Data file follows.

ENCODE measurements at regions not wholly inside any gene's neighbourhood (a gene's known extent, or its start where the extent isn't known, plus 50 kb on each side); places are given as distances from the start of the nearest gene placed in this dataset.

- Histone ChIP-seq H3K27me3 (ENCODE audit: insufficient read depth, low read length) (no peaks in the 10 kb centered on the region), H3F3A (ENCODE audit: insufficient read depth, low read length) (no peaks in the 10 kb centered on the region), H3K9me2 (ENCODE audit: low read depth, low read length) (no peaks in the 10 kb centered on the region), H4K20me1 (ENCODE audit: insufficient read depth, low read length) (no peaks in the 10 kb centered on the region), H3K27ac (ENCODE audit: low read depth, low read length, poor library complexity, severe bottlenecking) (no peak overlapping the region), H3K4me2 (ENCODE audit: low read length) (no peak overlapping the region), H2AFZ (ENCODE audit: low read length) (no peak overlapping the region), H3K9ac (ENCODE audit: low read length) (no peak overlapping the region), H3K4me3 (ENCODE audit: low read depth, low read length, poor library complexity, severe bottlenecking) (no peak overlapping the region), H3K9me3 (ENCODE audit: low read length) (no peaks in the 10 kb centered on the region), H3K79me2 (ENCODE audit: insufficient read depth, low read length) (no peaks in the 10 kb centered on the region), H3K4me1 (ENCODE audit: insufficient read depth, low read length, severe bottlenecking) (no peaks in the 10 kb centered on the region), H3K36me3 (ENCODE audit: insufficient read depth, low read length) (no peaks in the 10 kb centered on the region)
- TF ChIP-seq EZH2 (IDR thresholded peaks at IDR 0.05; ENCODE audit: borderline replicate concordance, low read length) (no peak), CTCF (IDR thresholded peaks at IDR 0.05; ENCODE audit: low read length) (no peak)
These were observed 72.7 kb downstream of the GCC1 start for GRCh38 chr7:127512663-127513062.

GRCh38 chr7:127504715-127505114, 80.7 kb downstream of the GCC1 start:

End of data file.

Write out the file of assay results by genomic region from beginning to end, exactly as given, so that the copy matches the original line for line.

ENCODE measurements at regions not wholly inside any gene's neighbourhood (a gene's known extent, or its start where the extent isn't known, plus 50 kb on each side); places are given as distances from the start of the nearest gene placed in this dataset.

- Histone ChIP-seq H3K27me3 (ENCODE audit: insufficient read depth, low read length) (no peaks in the 10 kb centered on the region), H3F3A (ENCODE audit: insufficient read depth, low read length) (no peaks in the 10 kb centered on the region), H3K9me2 (ENCODE audit: low read depth, low read length) (no peaks in the 10 kb centered on the region), H4K20me1 (ENCODE audit: insufficient read depth, low read length) (no peaks in the 10 kb centered on the region), H3K27ac (ENCODE audit: low read depth, low read length, poor library complexity, severe bottlenecking) (no peak overlapping the region), H3K4me2 (ENCODE audit: low read length) (no peak overlapping the region), H2AFZ (ENCODE audit: low read length) (no peak overlapping the region), H3K9ac (ENCODE audit: low read length) (no peak overlapping the region), H3K4me3 (ENCODE audit: low read depth, low read length, poor library complexity, severe bottlenecking) (no peak overlapping the region), H3K9me3 (ENCODE audit: low read length) (no peaks in the 10 kb centered on the region), H3K79me2 (ENCODE audit: insufficient read depth, low read length) (no peaks in the 10 kb centered on the region), H3K4me1 (ENCODE audit: insufficient read depth, low read length, severe bottlenecking) (no peaks in the 10 kb centered on the region), H3K36me3 (ENCODE audit: insufficient read depth, low read length) (no peaks in the 10 kb centered on the region)
- TF ChIP-seq EZH2 (IDR thresholded peaks at IDR 0.05; ENCODE audit: borderline replicate concordance, low read length) (no peak), CTCF (IDR thresholded peaks at IDR 0.05; ENCODE audit: low read length) (no peak)
These were observed 72.7 kb downstream of the GCC1 start for GRCh38 chr7:127512663-127513062.

GRCh38 chr7:127504715-127505114, 80.7 kb downstream of the GCC1 start: